If a storyteller is doing a good job, readers immerse themselves in the tale. Readers allow the storyteller to fill their minds with memories. If the storyteller can lead the readers to care about and believe in the tale, and if the tale is clearly told, then those memories will be vivid.

The readers will remember having lived through the events that the author depicted. Those memories become part of the deep store of mindlore that shapes the readers’ perception of the real world. While the readers—the sane ones, anyway—will, at a conscious level, never forget which events were imaginary and which were real, at an unconscious level the brain makes scant distinction.

That is, when you remember a story that you read, you don’t remember gripping the pages of the book, decoding the marks on the paper. You remember the images that came to mind, the choices the characters faced, the decisions they made, the price they paid, the rewards or punishments they gained. You remember the sequence of events.

Any part of the reading process you do remember (standing in line to buy the book, having your father read it to you in a moving car, talking about it with your friends) remains a separate memory, associated with the story but not part of it.

The key differences between fictional memories and real ones is that you understand, in the fictional story, why things happen. Not only that, but whatever the author ends up saying about causality remains true forever—within the story.

In the real world, we never understand why people do the things they do, or why the world works the way it does. People offer “helpful” ideas—“It must be part of God’s plan!” “It’s in our genes, there’s no escaping it.” “Life sucks my friend, and that’s all.” “It’s karma; what goes around, comes around”—but we know that they don’t know what they’re talking about.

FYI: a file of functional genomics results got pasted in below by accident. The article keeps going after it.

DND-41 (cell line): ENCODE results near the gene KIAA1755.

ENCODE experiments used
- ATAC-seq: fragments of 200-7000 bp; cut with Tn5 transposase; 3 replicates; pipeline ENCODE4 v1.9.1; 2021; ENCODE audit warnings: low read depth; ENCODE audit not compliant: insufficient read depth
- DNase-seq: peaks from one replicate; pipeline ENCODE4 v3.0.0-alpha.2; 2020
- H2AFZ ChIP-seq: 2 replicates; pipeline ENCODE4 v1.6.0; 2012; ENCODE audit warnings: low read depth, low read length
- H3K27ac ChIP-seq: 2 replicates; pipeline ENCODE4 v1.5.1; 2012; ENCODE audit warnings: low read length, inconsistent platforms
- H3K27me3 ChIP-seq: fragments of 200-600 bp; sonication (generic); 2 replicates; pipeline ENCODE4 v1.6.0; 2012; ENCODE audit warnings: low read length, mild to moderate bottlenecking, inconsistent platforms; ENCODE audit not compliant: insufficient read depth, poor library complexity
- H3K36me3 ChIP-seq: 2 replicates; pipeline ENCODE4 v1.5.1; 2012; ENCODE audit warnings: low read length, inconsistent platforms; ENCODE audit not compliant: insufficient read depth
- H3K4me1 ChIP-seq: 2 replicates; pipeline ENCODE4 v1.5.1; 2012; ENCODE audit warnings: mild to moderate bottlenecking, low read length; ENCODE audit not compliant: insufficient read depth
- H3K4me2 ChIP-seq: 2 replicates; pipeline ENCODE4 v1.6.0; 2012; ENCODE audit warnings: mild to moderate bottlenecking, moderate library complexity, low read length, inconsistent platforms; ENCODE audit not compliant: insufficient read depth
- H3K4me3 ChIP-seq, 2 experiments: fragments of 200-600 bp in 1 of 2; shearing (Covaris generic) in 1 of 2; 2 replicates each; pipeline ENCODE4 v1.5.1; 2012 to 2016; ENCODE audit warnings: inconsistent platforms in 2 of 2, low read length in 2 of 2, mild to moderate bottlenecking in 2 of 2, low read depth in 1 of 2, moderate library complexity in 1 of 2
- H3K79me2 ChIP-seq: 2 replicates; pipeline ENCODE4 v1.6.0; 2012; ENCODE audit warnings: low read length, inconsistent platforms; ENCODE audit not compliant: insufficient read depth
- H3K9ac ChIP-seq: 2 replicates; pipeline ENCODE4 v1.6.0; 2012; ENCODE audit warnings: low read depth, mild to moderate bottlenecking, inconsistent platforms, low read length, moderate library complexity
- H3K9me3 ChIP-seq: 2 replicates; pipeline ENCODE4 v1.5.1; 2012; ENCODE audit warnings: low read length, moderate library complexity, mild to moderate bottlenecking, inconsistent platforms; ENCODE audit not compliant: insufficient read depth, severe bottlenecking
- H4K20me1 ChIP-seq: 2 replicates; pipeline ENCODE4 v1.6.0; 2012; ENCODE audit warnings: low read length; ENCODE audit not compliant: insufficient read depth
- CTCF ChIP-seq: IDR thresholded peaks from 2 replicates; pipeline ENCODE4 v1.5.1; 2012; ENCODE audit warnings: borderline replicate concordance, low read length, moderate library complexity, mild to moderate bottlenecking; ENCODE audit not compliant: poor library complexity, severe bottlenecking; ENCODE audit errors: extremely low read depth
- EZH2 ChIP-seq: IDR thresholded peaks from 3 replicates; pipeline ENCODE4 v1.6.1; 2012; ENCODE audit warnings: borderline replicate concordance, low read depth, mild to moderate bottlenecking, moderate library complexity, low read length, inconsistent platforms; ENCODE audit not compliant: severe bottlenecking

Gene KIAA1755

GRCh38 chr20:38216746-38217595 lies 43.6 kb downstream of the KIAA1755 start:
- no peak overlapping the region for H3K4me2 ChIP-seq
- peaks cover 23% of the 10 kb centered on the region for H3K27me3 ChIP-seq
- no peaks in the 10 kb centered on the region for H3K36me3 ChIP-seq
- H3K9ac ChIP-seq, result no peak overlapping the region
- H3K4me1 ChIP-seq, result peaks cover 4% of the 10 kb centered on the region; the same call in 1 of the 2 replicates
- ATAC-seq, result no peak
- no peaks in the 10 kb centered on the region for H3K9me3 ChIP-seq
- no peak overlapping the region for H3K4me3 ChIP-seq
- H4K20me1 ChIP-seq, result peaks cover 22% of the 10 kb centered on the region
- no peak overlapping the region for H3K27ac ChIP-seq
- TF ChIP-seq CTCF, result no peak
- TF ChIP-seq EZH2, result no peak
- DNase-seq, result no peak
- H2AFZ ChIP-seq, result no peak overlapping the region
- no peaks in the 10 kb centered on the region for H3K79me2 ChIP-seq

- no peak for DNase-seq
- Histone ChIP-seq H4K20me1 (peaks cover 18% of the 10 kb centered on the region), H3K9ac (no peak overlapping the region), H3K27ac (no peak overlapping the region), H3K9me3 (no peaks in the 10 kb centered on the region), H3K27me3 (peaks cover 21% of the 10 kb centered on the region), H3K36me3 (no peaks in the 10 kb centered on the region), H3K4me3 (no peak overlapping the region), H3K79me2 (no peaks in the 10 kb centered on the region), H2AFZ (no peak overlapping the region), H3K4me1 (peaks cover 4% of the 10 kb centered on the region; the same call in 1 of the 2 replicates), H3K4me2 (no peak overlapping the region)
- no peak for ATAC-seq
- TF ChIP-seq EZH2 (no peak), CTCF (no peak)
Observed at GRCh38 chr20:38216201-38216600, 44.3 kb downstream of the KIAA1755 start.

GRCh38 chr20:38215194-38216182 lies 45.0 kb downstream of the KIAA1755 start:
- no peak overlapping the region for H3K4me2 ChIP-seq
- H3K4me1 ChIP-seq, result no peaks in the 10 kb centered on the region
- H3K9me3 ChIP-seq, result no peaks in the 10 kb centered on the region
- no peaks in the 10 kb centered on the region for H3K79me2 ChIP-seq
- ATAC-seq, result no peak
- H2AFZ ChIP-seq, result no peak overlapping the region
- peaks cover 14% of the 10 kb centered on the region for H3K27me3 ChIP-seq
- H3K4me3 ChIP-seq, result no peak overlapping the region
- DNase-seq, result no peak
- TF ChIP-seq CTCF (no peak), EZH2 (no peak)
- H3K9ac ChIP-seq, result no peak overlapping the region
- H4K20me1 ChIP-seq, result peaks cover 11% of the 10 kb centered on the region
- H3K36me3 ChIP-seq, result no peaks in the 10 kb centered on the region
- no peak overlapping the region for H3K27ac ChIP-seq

They aren’t even trustworthy when telling about their own motives. We aren’t even trustworthy when we tell ourselves about why we did the things we’ve done.

Haven’t we all had the experience of doing something for perfectly clear reasons, and then—days or months or years later—realizing that the real reason we did it was completely different?

But in fiction that never happens. When Huckleberry Finn does not turn in Jim as a runaway slave, it would be absurd for some critic to write that his real reason for this was because he hoped to get a better price by selling Jim downriver in New Orleans.

Such a critic could offer no proof—no newspaper clippings, no eyewitness accounts, no newly-discovered documents—because Huckleberry Finn does not exist.

The very fictionality of fiction means that whatever the author says about causality within the story is final. The author is the only authority.

That doesn’t mean that by reading a book you will come to believe absurd things, just because the author says so.

Obviously, sane adults don’t come out of Harry Potter believing that there are really wizards and witches secretly confunding or imperiusing us and getting us to do their bidding. But then, the author does not intend us to believe that. Rowling keeps the boundary line between the real world and the fantasy world clearly drawn. We have entered one of the many lands of Faerie; it is an imaginary place.

But within that place, she has created clear rules. Magic functions according to set principles.

In the real world, the distinction between wands of different manufacture is meaningless. If you wish to make a wand like Harry’s, then your problem is finding a phoenix feather, not dealing with the magical hijinks that will ensue once you have found it.